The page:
Allow me to relate a personal story; Rewind several years back to an earlier Grammy event where I attend with my Principal. While there I was impressed with the attitude and attentiveness of one of the gentleman working with the event security staff named TC. He assisted with intel beyond what was required and in general made our movements on site easier. While waiting in front of the dressing room, I remember a nearby agent working with an A-lister making a condescending comment about the event staff just being glorified doormen or retired cops –essentially, not on his level.

Afterwards I found that I would always run into TC at other prestigious events and he provided that same level of service when possible. He sent me his CV and after reviewing his impressive credentials I knew the agent that made the snarky remark didn’t know what he hell he was talking about. As things happen, one day I had to staff a last minute assignment and was short coverage, I called TC up, a bit nervous about what to expect but my back was to the wall. Long story short, he covered the assignment exceeding expectations. I share this to say that if I had felt annoyed or threatened by this professional I would have been 1. Making my job harder and 2. Missing out on a valuable resource that has helped me in my goal of making sure my clients are all well taken care of.

The right attitude can take you further in this business than a right hook, so we have to remember to practice our “people skills” the same way we practice our shooting skills.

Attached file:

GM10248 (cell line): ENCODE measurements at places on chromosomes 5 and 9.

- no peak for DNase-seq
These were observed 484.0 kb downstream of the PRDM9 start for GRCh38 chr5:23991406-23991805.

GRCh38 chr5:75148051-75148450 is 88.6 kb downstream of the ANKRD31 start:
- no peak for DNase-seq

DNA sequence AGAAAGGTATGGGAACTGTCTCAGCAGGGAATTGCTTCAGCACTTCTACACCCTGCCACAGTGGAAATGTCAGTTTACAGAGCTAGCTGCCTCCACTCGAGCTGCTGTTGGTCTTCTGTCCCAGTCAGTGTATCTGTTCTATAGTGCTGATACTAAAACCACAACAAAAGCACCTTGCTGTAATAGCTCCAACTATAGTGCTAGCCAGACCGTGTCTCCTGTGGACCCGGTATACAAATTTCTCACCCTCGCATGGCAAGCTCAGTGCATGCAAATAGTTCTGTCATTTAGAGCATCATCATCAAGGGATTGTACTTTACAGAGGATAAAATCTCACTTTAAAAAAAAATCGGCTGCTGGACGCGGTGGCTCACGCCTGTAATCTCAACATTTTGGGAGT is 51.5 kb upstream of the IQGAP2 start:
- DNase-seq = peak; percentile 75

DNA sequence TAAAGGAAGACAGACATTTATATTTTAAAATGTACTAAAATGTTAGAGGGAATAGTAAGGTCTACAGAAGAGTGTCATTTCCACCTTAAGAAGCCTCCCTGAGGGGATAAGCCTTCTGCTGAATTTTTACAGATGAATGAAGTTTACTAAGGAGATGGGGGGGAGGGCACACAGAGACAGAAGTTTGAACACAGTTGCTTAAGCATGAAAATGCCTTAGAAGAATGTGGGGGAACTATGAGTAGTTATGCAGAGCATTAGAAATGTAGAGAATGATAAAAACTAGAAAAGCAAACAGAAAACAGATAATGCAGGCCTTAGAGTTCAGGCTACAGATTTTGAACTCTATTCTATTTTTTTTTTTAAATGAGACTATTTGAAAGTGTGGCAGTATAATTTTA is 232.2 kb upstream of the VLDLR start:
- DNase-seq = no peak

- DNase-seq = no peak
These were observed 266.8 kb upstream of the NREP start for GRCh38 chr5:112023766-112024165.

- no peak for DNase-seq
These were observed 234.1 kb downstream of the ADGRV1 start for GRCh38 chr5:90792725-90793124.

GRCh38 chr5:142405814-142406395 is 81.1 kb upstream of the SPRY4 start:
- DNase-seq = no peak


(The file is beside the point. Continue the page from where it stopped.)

ICON ESI Executive Protection Training

Preparing for Emergency One Step at a Time

 

During the early morning hours I was abruptly woken up by the BLARING alarm system of the luxury hotel I was staying at. I immediately threw on some pants and grabbed the phone and called the front desk at the same time scooping my go-bag to head down the hall to the clients room.

The hotel front desk answered and the receptionist sheepishly responded (over the sound of the alarm) that it was a system test and should be over “soon.”  I was then able to confirm much the same with hotel security.

For the next 20 minutes the Public Announcement system played a variation of beeps, bongs and a voice that said, “please stand by while the incident is being investigated.  While I’m pretty convinced this was a system malfunction, not a “test,” it brought to mind emergency evacuation procedures in a high-rise building, particularly as we were located on the 28th floor. With that in mind, I took advantage of some downtime later in the day to do a dry run of one vital part of a high-rise evacuation: Don’t take the Elevator, use the stairs.

Rapidly descending 28 flights, is one thing but imagine doing it with a client in tow, plus the influx of hundred of others doing the same thing in a panic and the possibility of low lighting and smoke. This incident was another reminder that those of us in the Executive Protection field must, expect the unexpected, and beyond that, be prepared to deal with it, when it comes.

 

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Internet Gangster Bodyguards

 

by Elijah Shaw

First off, what do I know about Gangsters? Well, I’m originally born and bred in Chicago Illinois, the Mecca of some of America’s most notorious gangsters. Al Capone made his bones here and Sam Giancana was so infamous they used part of his life story in The Godfather.

I also grew up in the inner city housing projects of the South Side of Chicago, and would not be overstating it one iota by describing my neighborhood as a warzone between two of the largest street gangs in the nation.